A Couple Ordered An $18 Wine And Was Served A $2,000 Bottle Meant For Some Wall Street Guys Who Couldn’t Tell The Difference

couple accidentally served 2000 dollar wine


New York City is home to around 25,000 bars and restaurants (or at least it was before they kind of stopped being a thing earlier this year) ranging from pizza places where you can pick up a slice for $1 to Michelin-starred establishments boasting some of the finest meals the culinary world has to offer that tend to run you just a little bit more than that.

I lack the funds to frequently dine at the establishments that fall at the pricier end of the spectrum, but during my time in the Big Apple, I’ve occasionally treated myself to some fancy dinners at restaurants where I do what I can to act like I belong there despite being incredibly out of my element—especially at places that present you with a wine list the size of a small novel filled with offerings that were bottled decades before I was born and cost more than I make in a month.

If you’ve ever found yourself in a similar situation, there’s a good chance you’ve harnessed the same strategy I’ve repeatedly turned to over the years, which involves scouring the collection for the most moderately-priced offerings and asking your waiter various questions about the more expensive ones even though both of you know you already decided to order the second-cheapest bottle on the list.

Of course, there’s nothing wrong with showing your hand and simply asking for the one that’ll run you back the least, which one couple decided to do when they ordered an $18 Pinot Noir during a night at Balthazar, a French restaurant in SoHo that’s been serving up food and drinks to a wide variety of clientele since owner Keith McNally opened it up in 1997.

That includes a few Wall Street workers who were there on the same evening and decided to drop $2,000 on a bottle of 1989 Chateau Mouton Rothschild, and as McNally recounted on Instagram earlier this week, the restaurant ran into a bit of an issue after the manager poured both bottles into identical decanters. This resulted in a mix-up that led to the couple being served the one that cost $1,982 more than the one they asked for, while the quartet of finance guys—one of whom appeared to fancy himself a bit of a connoisseur—were given the decidedly cheaper option and didn’t notice the difference until the man who made the mistake eventually broke the news to both parties.

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One night at Balthazar four Wall Street businessmen ordered the restaurant's most expensive red wine: a $2000 bottle of Chateau Mouton Rothschild. One of the two managers transferred the Bordeaux into a decanter at a waiter's station. Simultaneously, a young couple ordered the restaurant's cheapest red wine, a $18 Pinot Noir, which they wanted pouring into a decanter. These two very different wines were now in identical decanters. Mistaking the $18 decanted wine for the $2000 Rothschild, the first manager formally poured the cheap wine to the businessmen. According to the manager, the host considered himself a wine connoisseur, and showing off to his guests, tasted the cheap wine before bursting into raptures about its 'purity'. The young couple who ordered the $18 Pinot Noir were inadvertently served the $2000 Chateau Mouton Rothschild. On taking their first sips of what they believed was cheap wine, they jokingly pretended to be drinking an expensive wine and parodied all the mannerisms of a wine snob. Five minutes later the two managers discovered their error and, horrified, phoned me at home. I rushed to Balthazar. The businessmen's celebratory mood was clearly enhanced by the wine they had mistakenly thought was the restaurant's most expensive. This put me in a dilemma: whether to come clean and admit the manager's mistake, or allow him to continue drinking the cheap wine in blissful ignorance. Taking the latter route would certainly be the easiest. Also the cheapest. It was unthinkable at this point to pull the real Bordeaux from the young couple's table. Besides, they were having too much fun acting out drinking a $2000 bottle of wine. I decided to veer from my normal behaviour, and tell both parties the truth. The Wall St. businessman responded by saying, "I THOUGHT that wasn't a Mouton Rothschild!" The others at the table nodded their heads in servile agreement. The young couple were ecstatic by the restaurant's mistake, and told me it was like the bank making an error in their favour. The trouble was, it was me who was down $2000, not the bank. Both parties left Balthazar happy that night, but the younger of the two left happier.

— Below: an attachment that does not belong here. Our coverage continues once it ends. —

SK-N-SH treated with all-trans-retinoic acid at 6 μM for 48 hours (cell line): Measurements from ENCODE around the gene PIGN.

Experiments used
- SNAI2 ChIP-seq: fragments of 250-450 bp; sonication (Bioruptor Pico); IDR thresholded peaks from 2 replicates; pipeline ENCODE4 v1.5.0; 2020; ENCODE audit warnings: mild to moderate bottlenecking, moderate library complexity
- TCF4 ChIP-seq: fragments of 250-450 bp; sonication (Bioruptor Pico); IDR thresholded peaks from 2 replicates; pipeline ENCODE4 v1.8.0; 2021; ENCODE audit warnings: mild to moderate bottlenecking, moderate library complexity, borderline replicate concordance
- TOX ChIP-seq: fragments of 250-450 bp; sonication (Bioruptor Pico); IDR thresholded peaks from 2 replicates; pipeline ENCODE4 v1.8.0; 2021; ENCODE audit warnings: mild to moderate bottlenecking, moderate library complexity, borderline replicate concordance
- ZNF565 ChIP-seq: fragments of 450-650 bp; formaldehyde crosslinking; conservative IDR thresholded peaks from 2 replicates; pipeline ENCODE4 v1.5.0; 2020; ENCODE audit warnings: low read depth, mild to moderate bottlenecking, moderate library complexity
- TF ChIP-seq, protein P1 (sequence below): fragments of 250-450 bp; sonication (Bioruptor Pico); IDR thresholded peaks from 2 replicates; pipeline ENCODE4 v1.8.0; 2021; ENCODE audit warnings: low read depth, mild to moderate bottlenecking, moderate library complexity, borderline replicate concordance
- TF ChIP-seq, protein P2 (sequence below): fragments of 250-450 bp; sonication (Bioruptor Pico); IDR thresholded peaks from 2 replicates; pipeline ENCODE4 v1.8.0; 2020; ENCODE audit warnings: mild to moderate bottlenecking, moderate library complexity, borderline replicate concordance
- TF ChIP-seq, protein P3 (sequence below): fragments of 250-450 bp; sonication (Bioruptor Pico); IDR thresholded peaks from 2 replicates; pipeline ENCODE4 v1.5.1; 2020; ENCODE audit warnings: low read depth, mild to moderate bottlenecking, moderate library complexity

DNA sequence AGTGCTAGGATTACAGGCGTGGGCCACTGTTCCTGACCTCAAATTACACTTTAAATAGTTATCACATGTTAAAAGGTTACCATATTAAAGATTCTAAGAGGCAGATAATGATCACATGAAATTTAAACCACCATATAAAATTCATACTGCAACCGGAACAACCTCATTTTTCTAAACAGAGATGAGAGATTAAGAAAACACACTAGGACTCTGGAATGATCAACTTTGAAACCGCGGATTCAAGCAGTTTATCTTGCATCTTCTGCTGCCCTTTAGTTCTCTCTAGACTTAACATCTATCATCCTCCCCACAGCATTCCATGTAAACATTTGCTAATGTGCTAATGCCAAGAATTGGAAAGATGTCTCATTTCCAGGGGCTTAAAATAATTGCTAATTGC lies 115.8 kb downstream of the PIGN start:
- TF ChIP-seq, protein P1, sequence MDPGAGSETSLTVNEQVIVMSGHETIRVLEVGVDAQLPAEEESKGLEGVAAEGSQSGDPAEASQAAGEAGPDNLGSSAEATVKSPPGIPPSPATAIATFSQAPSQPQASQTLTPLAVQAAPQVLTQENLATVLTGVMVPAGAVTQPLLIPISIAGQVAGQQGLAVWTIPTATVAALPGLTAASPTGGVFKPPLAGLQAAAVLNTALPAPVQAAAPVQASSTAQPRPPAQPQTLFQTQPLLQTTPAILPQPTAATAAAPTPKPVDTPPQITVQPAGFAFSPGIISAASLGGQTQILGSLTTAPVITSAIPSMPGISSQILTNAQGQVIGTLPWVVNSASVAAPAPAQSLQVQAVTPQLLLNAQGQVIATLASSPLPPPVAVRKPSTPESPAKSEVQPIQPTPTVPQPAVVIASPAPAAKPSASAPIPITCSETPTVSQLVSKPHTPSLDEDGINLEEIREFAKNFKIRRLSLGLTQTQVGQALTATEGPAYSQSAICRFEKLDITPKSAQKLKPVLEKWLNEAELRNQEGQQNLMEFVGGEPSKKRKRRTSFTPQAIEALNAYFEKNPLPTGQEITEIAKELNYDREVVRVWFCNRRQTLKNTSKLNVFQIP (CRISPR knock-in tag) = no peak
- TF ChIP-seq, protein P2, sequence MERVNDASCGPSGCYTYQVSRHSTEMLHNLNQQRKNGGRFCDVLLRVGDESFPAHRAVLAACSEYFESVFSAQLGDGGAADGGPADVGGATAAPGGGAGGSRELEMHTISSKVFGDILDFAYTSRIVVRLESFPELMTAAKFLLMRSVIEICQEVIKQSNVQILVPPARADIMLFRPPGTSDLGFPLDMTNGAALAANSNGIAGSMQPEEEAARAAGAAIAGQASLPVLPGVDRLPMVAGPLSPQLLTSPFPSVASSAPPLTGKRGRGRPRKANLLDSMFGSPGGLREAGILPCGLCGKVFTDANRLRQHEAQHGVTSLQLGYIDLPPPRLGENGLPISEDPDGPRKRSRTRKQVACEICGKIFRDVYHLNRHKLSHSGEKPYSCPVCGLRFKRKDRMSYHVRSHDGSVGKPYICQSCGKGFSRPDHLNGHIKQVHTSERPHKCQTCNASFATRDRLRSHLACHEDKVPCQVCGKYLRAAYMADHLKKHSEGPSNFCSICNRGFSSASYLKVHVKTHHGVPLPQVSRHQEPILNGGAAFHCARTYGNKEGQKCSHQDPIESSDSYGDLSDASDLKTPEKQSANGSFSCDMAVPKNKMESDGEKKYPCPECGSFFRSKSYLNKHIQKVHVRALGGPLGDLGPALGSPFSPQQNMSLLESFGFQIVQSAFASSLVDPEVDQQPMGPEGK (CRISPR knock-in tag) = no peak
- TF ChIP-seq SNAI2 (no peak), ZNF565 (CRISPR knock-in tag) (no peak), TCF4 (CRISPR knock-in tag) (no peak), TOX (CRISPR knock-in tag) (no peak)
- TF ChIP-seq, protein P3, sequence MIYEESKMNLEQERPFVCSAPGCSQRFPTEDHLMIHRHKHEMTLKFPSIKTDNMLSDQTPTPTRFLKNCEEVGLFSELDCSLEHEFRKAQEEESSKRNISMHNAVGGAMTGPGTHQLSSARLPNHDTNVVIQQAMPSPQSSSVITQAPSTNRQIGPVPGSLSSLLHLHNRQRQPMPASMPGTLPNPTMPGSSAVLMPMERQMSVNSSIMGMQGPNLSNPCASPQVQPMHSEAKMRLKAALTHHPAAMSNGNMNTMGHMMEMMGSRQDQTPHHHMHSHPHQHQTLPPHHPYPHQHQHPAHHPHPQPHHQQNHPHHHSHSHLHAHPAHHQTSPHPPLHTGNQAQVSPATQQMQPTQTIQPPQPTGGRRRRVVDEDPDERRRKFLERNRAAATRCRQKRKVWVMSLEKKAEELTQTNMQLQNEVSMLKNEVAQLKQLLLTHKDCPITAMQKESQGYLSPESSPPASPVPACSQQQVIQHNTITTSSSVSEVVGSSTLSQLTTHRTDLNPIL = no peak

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You’ve got to love a story with a happy ending.